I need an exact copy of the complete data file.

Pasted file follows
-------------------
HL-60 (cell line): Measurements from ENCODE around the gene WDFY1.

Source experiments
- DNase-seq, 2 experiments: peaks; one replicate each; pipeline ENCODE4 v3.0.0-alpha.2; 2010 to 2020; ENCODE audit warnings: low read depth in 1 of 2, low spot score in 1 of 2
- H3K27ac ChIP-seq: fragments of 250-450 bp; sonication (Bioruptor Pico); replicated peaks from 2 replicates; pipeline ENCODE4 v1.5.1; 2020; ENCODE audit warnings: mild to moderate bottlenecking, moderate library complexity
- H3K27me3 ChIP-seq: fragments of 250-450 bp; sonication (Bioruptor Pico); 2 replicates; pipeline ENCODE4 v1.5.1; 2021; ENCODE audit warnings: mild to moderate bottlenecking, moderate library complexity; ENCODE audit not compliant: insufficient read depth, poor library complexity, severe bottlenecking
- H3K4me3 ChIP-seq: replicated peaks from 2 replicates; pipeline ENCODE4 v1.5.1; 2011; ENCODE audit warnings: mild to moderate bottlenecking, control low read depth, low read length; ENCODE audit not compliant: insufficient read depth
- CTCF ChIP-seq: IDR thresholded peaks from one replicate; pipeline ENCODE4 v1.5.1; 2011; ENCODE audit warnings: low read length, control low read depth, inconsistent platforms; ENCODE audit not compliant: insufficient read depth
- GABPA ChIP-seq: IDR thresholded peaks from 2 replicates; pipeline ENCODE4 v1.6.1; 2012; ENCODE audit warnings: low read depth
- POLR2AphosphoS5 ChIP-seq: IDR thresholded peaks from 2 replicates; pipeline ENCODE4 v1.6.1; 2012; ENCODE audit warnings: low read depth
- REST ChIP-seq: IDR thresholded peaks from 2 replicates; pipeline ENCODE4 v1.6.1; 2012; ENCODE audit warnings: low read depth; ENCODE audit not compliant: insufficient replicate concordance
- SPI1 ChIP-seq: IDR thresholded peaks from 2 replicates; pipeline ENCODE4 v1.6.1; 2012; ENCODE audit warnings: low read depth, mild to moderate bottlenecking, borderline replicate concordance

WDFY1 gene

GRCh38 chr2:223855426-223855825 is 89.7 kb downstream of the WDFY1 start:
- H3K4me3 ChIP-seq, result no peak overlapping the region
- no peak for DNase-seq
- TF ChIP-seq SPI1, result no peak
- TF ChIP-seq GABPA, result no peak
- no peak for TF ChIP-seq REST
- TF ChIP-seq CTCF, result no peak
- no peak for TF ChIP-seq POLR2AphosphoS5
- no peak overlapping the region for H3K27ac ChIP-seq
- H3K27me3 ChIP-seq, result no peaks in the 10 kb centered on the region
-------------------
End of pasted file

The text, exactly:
HL-60 (cell line): Measurements from ENCODE around the gene WDFY1.

Source experiments
- DNase-seq, 2 experiments: peaks; one replicate each; pipeline ENCODE4 v3.0.0-alpha.2; 2010 to 2020; ENCODE audit warnings: low read depth in 1 of 2, low spot score in 1 of 2
- H3K27ac ChIP-seq: fragments of 250-450 bp; sonication (Bioruptor Pico); replicated peaks from 2 replicates; pipeline ENCODE4 v1.5.1; 2020; ENCODE audit warnings: mild to moderate bottlenecking, moderate library complexity
- H3K27me3 ChIP-seq: fragments of 250-450 bp; sonication (Bioruptor Pico); 2 replicates; pipeline ENCODE4 v1.5.1; 2021; ENCODE audit warnings: mild to moderate bottlenecking, moderate library complexity; ENCODE audit not compliant: insufficient read depth, poor library complexity, severe bottlenecking
- H3K4me3 ChIP-seq: replicated peaks from 2 replicates; pipeline ENCODE4 v1.5.1; 2011; ENCODE audit warnings: mild to moderate bottlenecking, control low read depth, low read length; ENCODE audit not compliant: insufficient read depth
- CTCF ChIP-seq: IDR thresholded peaks from one replicate; pipeline ENCODE4 v1.5.1; 2011; ENCODE audit warnings: low read length, control low read depth, inconsistent platforms; ENCODE audit not compliant: insufficient read depth
- GABPA ChIP-seq: IDR thresholded peaks from 2 replicates; pipeline ENCODE4 v1.6.1; 2012; ENCODE audit warnings: low read depth
- POLR2AphosphoS5 ChIP-seq: IDR thresholded peaks from 2 replicates; pipeline ENCODE4 v1.6.1; 2012; ENCODE audit warnings: low read depth
- REST ChIP-seq: IDR thresholded peaks from 2 replicates; pipeline ENCODE4 v1.6.1; 2012; ENCODE audit warnings: low read depth; ENCODE audit not compliant: insufficient replicate concordance
- SPI1 ChIP-seq: IDR thresholded peaks from 2 replicates; pipeline ENCODE4 v1.6.1; 2012; ENCODE audit warnings: low read depth, mild to moderate bottlenecking, borderline replicate concordance

WDFY1 gene

GRCh38 chr2:223855426-223855825 is 89.7 kb downstream of the WDFY1 start:
- H3K4me3 ChIP-seq, result no peak overlapping the region
- no peak for DNase-seq
- TF ChIP-seq SPI1, result no peak
- TF ChIP-seq GABPA, result no peak
- no peak for TF ChIP-seq REST
- TF ChIP-seq CTCF, result no peak
- no peak for TF ChIP-seq POLR2AphosphoS5
- no peak overlapping the region for H3K27ac ChIP-seq
- H3K27me3 ChIP-seq, result no peaks in the 10 kb centered on the region